Since Jan. 1, the Boston Bruins have been one of the top teams in the NHL. They own a 27-9-3 record and have vaulted up the Eastern Conference standings. They have won 14 of their last 17, with their 41st victory coming Saturday afternoon in a dominating 6-3 win over the New York Islanders.
During their run since Jan. 1, they have two regulation wins over the two-time defending Stanley Cup champion Tampa Bay Lightning and the Washington Capitals and they went 5-1-0 on a six-game road trip earlier this month. At the trade deadline, general manager Don Sweeney addressed his team’s need for a top-four left-shot defenseman by acquiring Hampus Lindholm from the Anaheim Ducks.
Despite all the success the Bruins have had, they face their biggest challenge when they host the Toronto Maple Leafs at the TD Garden Tuesday night in what is promising to be an intense battle between two Original Six teams.
Maple Leafs Won First Game Handily
When the two teams played their first game on Nov. 6 at Scotiabank Arena, Toronto won 5-2 and did so in a fairly easy fashion. The only advantage that the Bruins had was outshooting the Maple Leafs, 44-36, including 23 shots in the third period, but Jack Campbell was up to the task making 42 saves, including 22 in the third period alone.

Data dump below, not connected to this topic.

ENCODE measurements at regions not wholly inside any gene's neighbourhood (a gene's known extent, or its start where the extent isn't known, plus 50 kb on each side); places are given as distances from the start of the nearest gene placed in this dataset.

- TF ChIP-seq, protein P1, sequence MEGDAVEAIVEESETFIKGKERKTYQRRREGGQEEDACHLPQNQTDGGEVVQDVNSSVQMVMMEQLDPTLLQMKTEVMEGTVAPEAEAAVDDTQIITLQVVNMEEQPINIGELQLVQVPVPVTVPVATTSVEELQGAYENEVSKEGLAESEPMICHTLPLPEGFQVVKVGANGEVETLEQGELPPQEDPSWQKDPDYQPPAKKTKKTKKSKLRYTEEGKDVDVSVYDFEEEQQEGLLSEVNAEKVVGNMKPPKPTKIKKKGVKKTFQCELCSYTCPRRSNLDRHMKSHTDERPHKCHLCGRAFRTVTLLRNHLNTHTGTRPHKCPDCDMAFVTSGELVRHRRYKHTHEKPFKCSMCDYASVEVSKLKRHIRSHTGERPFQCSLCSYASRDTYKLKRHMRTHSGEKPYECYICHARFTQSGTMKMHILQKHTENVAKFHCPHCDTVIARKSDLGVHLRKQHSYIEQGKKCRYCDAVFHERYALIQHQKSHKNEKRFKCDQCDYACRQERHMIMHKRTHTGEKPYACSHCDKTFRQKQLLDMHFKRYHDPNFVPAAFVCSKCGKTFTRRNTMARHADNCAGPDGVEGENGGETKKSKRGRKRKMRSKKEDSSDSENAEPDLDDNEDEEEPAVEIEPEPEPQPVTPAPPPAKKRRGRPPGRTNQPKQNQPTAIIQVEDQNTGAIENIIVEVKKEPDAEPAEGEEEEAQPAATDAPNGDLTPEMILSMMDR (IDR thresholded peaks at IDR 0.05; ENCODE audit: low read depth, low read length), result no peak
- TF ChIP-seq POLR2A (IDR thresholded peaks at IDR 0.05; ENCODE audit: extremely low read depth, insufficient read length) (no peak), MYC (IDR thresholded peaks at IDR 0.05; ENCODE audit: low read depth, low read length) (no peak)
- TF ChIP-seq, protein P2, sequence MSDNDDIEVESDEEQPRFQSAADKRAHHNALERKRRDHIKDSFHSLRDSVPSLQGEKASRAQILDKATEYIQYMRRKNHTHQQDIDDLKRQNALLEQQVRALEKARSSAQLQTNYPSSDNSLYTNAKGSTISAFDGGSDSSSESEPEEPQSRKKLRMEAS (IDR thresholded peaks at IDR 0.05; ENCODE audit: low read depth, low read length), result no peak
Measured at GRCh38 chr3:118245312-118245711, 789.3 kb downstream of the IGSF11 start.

Toronto used two power play goals and two goals each from their big stars, Auston Matthews and John Tavares. Mitch Marner scored the final Maple Leafs’ goal, while Taylor Hall and David Pastrnak scored the Bruins’ goals. In the big picture, the Bruins were a frustrated team that lost that night and they looked like a team looking for their identity. They failed to clear pucks out of their zone which led to power play goals and dug themselves a hole trailing 3-1 entering the third period.
Matthews is tied with Leon Draisaitl of the Edmonton Oilers with 48 goals and Matthews also has 35 assists. He is making a serious case for the Hart Trophy this season.
Bruins Are a Different Team Now
The Bruins are a different team than the one that the Maple Leafs played back in November and they are playing with a lot more confidence. How much better and how much more confidence are they playing with? Hall summed it up after Saturday’s win over the Islanders.
“I think every night we expect a win,” said Hall. “It doesn’t matter who we’re playing, where we’re playing. It’s a really fun feeling to have. Every line’s contributing, I think you’ve seen a lot of balance with the four lines. Whoever’s hopping over the boards it’s your responsibility to make something good happen, to leave something good for the line that comes after. It’s nice to see pucks go in, you get confidence as a line doing that and all the lines are feeling it that way.”